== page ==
There are many dog behaviors that we humans find downright cute, but do we know the underlying reasons why our furry friends are performing them? Take tail-chasing, for example; I could happily watch a dog chase it’s tail for hours on end and just chalk it up to a unique doggy quirk, but there may be something more serious underlying that behaviour.
It turns out that canines can develop canine compulsive disorder, a condition thought to be similar to human obsessive-compulsive disorder (OCD). Interestingly, some of the characteristics of the disorder are behaviors that many dog owners brush off as typical canine-oddness, such as tail chasing or obsessively sucking on a toy or body part.
But canine compulsive disorder isn’t the only mental illness that mirrors a human disorder. There is also evidence that canine cognitive dysfunction is the dog version of dementia and possibly Alzheimer’s disease.
Researchers working on a project titled Darwin’s Dogs believe that there may be a genetic link between these canine mental illnesses and human psychiatric disorders. To determine this, Darwin’s Dogs has begun comparing information about the behaviour of thousands of canines against the animals’ DNA profiles. With over 3,000 dogs participating in the project so far, researchers hope to begin analyzing DNA samples this month (March 2016).
The reason that dogs make for such a good species to study is that dogs are not as genetically diverse as humans. We’ve bred them over thousands of years to display particular characteristics, resulting in a relatively genetically homogeneous species, especially when it comes to purebred dogs.
One of the Darwin’s Dogs researchers, a geneticist by the name of Elinor Karlsson, has done previous studies on canine compulsive disorder. Her previous research found that some species are more prone to developing it, Doberman Pinschers being one such breed, leading to the discovery of possible links to four genes that encode proteins that act in the brain.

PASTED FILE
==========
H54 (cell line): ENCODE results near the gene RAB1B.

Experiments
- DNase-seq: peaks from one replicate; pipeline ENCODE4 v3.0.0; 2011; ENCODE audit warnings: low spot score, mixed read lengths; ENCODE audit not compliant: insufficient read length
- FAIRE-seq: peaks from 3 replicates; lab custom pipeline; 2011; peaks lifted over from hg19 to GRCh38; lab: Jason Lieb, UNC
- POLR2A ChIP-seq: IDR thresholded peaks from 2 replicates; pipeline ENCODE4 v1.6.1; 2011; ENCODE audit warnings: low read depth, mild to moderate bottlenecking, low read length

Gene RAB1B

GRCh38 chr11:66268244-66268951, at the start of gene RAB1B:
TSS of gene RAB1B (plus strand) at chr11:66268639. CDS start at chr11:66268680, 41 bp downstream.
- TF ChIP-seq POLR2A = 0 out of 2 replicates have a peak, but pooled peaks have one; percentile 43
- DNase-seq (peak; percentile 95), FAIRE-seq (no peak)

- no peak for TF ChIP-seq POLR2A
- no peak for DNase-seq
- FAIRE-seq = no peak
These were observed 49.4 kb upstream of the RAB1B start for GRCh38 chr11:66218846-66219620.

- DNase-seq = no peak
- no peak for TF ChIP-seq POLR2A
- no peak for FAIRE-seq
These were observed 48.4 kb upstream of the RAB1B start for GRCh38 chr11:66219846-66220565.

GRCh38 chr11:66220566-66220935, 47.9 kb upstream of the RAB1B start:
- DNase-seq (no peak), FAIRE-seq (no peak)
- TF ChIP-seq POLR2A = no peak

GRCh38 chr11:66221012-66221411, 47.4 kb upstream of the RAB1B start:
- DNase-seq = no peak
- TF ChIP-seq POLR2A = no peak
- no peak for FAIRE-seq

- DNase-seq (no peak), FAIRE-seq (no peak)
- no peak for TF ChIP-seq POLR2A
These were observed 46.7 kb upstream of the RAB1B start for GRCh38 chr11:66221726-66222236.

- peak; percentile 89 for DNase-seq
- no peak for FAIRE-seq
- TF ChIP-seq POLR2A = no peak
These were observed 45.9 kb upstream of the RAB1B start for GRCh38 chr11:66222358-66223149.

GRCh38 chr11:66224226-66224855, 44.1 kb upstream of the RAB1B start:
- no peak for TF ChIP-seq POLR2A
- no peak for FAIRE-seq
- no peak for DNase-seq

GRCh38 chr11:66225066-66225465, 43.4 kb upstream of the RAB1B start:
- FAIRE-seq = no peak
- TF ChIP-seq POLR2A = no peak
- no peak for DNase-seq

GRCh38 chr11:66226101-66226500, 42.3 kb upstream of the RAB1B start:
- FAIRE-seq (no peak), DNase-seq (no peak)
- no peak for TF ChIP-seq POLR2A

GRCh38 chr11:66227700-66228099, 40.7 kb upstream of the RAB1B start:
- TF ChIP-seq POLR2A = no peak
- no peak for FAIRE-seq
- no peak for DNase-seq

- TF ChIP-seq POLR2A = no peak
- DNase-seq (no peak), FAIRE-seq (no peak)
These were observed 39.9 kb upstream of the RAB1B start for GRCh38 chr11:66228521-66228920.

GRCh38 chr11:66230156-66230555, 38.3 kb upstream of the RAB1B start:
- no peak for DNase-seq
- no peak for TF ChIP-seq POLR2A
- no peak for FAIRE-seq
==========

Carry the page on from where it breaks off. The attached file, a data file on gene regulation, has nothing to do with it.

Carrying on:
Darwin’s Dogs doesn’t want to focus on select breeds, though. They want to maximize the results they find, which is why they’re collecting data from both pure and mixed breed dogs. The incorporation of mixed breed dogs gives researchers the unique perspective of seeing how these different genes work when mixed together.
While you can gather a lot of information from a dog’s DNA, sometimes words can paint a fuller picture. Owners of the participating dogs need to answer approximately 130 different questions about their pet’s unique behaviour. Some of these questions draw on questions from human surveys to assess impulsivity in humans, whereas others are based on behaviors professional dog trainers have observed during their career.
It’s still unclear whether or not the results will be able to shed any light on the human-displayed disorders, but Karlsson is hopeful. Even if there is not a direct overlap in the genes involved, there is still a chance that the different genes “converge on the same cellular pathways.” Even if this doesn’t end up being the case, the researchers and participants won’t walk away empty-handed; at the very least, they’ll be able to gain a little insight into why their dogs behave the way they do.
If you’re interested in signing up your dog to participate in the Darwin’s Dogs project, head on over to their website. The team is hoping to reach at least 5,000 samples before they begin analyzing DNA this month. Not only will you get to know your best friend a little bit better, there’s no cost to participate and any dog can join!
H/t to Nature
Featured image via @catherinetilley /Instagram